The Art of Handshaking – The Ins and Outs of 19th Century Greetings

In my training as a historian, I focused my research mainly on social aspects as I love Social History and most specifically on how events affected women. I could prove to you that women participated in the American Revolution due to their true patriotic fervor not as just an extension of their domestic duties (yes there was a theory to the contrary) or how women attempted to recreate Eastern society in their homes on the Western frontier. But it is the small things like etiquette and names of clothing that I really had to research in my new capacity as a historical novelist—things that make your stories realistic.

One of the first items I decided to research once I began to write the sequel to my American Victorian, Dilemma of the Heart, was the art of handshaking. This novel, Temptation of the Heart, takes place completely in Philadelphia in December 1865 at the height of society. I knew I had to be up on my American 19th century etiquette.

So what peaked my interest in this simple activity of hand shaking? Well, I needed to know the etiquette of greeting and after watching the 2004 adaptation of North and South based on Elizabeth Gaskell’s novel of the same name, I was a bit confused. In that film, Margaret Hale is from the South, near London, from a middle class family. The hero, John Thornton, is from the North, a factory owner. A display is made in showing their differences especially with the whole hand shaking scene. You see, when he offers his hand in goodbye and friendship to Margaret, she refuses to take it. Seems rude, right? Not exactly. Just in her view of appropriate etiquette, a proper gentleman would never offer his hand to a lady.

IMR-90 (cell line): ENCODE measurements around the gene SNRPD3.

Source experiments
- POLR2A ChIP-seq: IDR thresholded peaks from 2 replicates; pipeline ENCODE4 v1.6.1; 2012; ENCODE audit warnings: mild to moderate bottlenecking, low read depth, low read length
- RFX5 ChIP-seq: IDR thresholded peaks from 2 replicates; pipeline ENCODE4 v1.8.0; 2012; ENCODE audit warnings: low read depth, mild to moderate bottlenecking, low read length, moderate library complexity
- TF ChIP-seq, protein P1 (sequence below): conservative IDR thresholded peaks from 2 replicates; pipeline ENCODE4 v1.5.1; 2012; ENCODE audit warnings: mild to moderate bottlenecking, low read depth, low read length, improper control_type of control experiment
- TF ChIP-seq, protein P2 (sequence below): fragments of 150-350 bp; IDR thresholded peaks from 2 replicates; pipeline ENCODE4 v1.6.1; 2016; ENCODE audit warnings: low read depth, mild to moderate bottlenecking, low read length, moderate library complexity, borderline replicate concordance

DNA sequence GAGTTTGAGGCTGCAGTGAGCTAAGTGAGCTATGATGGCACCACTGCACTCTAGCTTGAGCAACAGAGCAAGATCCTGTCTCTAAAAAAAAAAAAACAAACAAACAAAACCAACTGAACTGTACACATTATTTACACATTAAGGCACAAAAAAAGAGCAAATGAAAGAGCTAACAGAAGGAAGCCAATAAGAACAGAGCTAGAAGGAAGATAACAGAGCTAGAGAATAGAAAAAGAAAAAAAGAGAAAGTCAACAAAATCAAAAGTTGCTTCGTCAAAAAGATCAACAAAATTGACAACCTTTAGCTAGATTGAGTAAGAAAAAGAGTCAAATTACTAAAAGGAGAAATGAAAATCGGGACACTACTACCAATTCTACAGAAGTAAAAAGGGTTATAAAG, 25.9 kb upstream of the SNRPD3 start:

Was it like this in the United States at this time? It was a question that needed answering.

So here it is. The answer to my questions about the ins and outs of handshaking.

1. Handshaking was mainly seen as the behavior of the middle and lower classes most especially the brusque working class man.

2. The more public the place in which people ‘met’, the less appropriate it was to shake hands. Shaking hands was considered far too personal a matter to be employed casually.

3. Introductions are not to be followed by shaking hands, but rather by a bow.

4. Once a person became a part of your social circle, it became more appropriate to shake hands in public.

5. In a ballroom setting where the introduction has as its purpose asking another to accompany you to dance, and not to initiate a friendship, ladies and gentlemen are never to shake hands.

6. Once having been introduced, a married lady may offer her hand, something an unmarried woman may never do.

So there you have it. Clear as mud, right?

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